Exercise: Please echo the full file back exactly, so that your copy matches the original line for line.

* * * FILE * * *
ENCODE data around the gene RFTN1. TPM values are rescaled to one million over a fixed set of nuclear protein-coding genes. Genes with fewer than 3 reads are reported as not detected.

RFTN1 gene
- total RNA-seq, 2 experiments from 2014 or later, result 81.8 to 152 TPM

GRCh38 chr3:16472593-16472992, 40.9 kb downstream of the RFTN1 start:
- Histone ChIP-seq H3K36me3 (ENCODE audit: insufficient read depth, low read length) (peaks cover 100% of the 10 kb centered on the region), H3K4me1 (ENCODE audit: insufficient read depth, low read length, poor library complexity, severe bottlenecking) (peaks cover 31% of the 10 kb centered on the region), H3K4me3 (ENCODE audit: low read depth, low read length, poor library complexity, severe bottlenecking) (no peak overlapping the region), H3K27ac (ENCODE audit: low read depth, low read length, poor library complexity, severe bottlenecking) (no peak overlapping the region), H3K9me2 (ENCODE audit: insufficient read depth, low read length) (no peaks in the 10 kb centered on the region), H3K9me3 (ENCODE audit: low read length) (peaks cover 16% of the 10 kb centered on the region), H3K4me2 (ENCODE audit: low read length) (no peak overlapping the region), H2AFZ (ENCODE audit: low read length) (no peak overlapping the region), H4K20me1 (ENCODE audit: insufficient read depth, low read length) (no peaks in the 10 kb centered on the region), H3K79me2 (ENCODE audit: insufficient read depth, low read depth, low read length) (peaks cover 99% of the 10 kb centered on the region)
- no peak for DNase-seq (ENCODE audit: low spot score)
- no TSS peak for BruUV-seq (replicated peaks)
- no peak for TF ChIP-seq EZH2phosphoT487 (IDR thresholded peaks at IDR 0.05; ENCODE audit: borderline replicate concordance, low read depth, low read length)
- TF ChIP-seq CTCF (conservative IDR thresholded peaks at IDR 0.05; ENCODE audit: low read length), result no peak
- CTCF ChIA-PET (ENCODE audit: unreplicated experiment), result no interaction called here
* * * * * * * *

ENCODE data around the gene RFTN1. TPM values are rescaled to one million over a fixed set of nuclear protein-coding genes. Genes with fewer than 3 reads are reported as not detected.

RFTN1 gene
- total RNA-seq, 2 experiments from 2014 or later, result 81.8 to 152 TPM

GRCh38 chr3:16472593-16472992, 40.9 kb downstream of the RFTN1 start:
- Histone ChIP-seq H3K36me3 (ENCODE audit: insufficient read depth, low read length) (peaks cover 100% of the 10 kb centered on the region), H3K4me1 (ENCODE audit: insufficient read depth, low read length, poor library complexity, severe bottlenecking) (peaks cover 31% of the 10 kb centered on the region), H3K4me3 (ENCODE audit: low read depth, low read length, poor library complexity, severe bottlenecking) (no peak overlapping the region), H3K27ac (ENCODE audit: low read depth, low read length, poor library complexity, severe bottlenecking) (no peak overlapping the region), H3K9me2 (ENCODE audit: insufficient read depth, low read length) (no peaks in the 10 kb centered on the region), H3K9me3 (ENCODE audit: low read length) (peaks cover 16% of the 10 kb centered on the region), H3K4me2 (ENCODE audit: low read length) (no peak overlapping the region), H2AFZ (ENCODE audit: low read length) (no peak overlapping the region), H4K20me1 (ENCODE audit: insufficient read depth, low read length) (no peaks in the 10 kb centered on the region), H3K79me2 (ENCODE audit: insufficient read depth, low read depth, low read length) (peaks cover 99% of the 10 kb centered on the region)
- no peak for DNase-seq (ENCODE audit: low spot score)
- no TSS peak for BruUV-seq (replicated peaks)
- no peak for TF ChIP-seq EZH2phosphoT487 (IDR thresholded peaks at IDR 0.05; ENCODE audit: borderline replicate concordance, low read depth, low read length)
- TF ChIP-seq CTCF (conservative IDR thresholded peaks at IDR 0.05; ENCODE audit: low read length), result no peak
- CTCF ChIA-PET (ENCODE audit: unreplicated experiment), result no interaction called here